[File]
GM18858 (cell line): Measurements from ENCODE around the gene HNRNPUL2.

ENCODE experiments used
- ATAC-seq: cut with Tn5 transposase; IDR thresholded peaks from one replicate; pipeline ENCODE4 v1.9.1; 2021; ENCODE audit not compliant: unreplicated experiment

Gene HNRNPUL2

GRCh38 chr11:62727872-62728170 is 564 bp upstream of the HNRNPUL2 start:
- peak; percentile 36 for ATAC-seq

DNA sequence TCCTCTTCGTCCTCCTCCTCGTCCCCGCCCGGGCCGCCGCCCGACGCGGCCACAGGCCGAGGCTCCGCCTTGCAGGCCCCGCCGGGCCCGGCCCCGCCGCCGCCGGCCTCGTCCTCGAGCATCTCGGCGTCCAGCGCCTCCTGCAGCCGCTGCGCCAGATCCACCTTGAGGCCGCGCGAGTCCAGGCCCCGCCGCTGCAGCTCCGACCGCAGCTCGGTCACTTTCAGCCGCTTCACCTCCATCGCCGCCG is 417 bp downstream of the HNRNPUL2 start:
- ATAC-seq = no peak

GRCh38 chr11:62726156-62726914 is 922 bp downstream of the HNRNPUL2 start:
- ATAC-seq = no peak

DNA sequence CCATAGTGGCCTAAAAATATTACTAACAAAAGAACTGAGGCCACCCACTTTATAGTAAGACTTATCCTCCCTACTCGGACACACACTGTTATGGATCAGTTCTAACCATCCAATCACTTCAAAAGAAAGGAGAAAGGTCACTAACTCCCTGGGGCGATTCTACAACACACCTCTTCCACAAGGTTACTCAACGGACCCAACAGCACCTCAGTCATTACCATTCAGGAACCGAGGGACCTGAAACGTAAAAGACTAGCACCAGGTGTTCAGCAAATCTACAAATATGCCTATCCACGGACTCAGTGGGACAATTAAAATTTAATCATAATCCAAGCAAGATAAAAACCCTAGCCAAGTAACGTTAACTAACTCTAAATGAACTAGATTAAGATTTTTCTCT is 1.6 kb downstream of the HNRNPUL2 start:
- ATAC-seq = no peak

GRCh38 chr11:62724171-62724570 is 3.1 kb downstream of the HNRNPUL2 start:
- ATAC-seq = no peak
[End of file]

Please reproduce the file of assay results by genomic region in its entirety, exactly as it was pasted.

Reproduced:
GM18858 (cell line): Measurements from ENCODE around the gene HNRNPUL2.

ENCODE experiments used
- ATAC-seq: cut with Tn5 transposase; IDR thresholded peaks from one replicate; pipeline ENCODE4 v1.9.1; 2021; ENCODE audit not compliant: unreplicated experiment

Gene HNRNPUL2

GRCh38 chr11:62727872-62728170 is 564 bp upstream of the HNRNPUL2 start:
- peak; percentile 36 for ATAC-seq

DNA sequence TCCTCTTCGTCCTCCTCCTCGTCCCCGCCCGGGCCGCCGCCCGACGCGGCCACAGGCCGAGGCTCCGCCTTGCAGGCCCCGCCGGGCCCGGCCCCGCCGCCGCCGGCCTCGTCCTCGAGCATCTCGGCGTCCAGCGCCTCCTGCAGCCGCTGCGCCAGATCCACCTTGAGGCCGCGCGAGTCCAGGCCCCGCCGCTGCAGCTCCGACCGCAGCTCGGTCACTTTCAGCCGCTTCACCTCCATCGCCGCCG is 417 bp downstream of the HNRNPUL2 start:
- ATAC-seq = no peak

GRCh38 chr11:62726156-62726914 is 922 bp downstream of the HNRNPUL2 start:
- ATAC-seq = no peak

DNA sequence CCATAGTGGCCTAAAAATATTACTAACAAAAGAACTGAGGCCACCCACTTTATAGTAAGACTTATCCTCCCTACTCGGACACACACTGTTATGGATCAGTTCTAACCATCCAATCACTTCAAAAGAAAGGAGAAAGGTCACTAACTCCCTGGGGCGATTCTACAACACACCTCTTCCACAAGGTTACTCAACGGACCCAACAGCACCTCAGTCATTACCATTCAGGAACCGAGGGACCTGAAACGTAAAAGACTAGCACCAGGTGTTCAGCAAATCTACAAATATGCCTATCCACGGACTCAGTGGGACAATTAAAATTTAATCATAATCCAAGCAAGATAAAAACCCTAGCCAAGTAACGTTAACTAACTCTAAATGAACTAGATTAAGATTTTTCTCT is 1.6 kb downstream of the HNRNPUL2 start:
- ATAC-seq = no peak

GRCh38 chr11:62724171-62724570 is 3.1 kb downstream of the HNRNPUL2 start:
- ATAC-seq = no peak